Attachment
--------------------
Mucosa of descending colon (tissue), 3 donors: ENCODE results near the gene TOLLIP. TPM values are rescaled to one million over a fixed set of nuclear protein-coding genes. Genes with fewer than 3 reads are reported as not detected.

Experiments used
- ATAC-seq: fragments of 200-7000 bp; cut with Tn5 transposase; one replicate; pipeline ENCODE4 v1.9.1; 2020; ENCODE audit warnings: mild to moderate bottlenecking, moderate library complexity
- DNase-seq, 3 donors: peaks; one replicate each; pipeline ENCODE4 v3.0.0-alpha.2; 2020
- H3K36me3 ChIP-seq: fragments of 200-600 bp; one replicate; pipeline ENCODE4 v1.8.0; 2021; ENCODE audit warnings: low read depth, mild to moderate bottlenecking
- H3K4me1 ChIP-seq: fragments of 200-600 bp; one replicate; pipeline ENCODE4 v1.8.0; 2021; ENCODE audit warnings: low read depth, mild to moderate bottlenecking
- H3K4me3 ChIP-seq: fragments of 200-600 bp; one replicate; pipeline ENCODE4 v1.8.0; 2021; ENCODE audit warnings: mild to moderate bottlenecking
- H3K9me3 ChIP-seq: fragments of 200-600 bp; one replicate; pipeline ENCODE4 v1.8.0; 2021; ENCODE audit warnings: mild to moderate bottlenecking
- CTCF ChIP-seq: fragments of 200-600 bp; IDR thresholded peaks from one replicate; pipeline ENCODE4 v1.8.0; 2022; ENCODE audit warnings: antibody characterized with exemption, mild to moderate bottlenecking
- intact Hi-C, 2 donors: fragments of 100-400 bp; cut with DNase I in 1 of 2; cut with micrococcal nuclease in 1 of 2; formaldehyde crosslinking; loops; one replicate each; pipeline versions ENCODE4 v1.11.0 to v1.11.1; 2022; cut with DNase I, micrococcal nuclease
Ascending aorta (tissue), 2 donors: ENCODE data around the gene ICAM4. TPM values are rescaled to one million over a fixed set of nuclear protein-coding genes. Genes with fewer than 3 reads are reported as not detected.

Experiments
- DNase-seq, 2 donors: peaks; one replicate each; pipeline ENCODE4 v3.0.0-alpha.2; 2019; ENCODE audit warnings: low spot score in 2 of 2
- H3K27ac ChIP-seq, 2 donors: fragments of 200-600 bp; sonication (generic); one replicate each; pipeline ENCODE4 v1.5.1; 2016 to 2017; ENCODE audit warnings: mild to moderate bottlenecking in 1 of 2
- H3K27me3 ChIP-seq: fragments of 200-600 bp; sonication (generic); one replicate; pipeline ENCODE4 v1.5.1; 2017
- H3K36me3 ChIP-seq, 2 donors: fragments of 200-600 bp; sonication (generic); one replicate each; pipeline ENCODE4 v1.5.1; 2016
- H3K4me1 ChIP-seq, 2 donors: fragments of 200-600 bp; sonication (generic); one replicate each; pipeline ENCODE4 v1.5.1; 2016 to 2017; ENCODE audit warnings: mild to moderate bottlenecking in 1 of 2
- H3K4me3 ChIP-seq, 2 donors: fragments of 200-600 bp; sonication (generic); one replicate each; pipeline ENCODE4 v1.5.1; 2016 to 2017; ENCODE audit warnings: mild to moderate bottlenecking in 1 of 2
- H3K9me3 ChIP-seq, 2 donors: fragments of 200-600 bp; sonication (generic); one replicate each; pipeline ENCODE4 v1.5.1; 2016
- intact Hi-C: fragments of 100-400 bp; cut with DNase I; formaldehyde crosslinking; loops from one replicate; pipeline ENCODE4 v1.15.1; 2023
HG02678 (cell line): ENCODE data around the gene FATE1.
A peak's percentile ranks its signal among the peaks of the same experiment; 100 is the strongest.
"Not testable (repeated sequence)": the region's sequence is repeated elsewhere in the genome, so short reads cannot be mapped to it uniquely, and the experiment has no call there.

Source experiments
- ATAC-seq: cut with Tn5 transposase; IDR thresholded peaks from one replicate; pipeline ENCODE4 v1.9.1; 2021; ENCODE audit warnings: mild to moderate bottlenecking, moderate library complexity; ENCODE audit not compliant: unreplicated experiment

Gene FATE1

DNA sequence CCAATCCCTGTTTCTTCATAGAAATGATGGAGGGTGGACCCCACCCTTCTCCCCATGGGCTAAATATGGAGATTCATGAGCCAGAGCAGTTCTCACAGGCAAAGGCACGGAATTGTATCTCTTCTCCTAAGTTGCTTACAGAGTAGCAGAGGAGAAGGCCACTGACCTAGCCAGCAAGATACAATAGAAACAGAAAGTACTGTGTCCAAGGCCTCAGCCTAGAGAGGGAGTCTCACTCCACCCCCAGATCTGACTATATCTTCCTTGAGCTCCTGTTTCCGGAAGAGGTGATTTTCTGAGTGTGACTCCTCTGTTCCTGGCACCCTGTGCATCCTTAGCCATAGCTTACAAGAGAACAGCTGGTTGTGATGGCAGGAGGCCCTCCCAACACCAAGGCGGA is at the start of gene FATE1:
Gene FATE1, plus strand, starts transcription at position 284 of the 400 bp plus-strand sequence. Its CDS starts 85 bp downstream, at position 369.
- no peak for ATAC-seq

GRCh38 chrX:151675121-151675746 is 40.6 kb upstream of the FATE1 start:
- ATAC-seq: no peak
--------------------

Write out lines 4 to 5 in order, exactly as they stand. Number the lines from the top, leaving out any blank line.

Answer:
- DNase-seq, 3 donors: peaks; one replicate each; pipeline ENCODE4 v3.0.0-alpha.2; 2020
- H3K36me3 ChIP-seq: fragments of 200-600 bp; one replicate; pipeline ENCODE4 v1.8.0; 2021; ENCODE audit warnings: low read depth, mild to moderate bottlenecking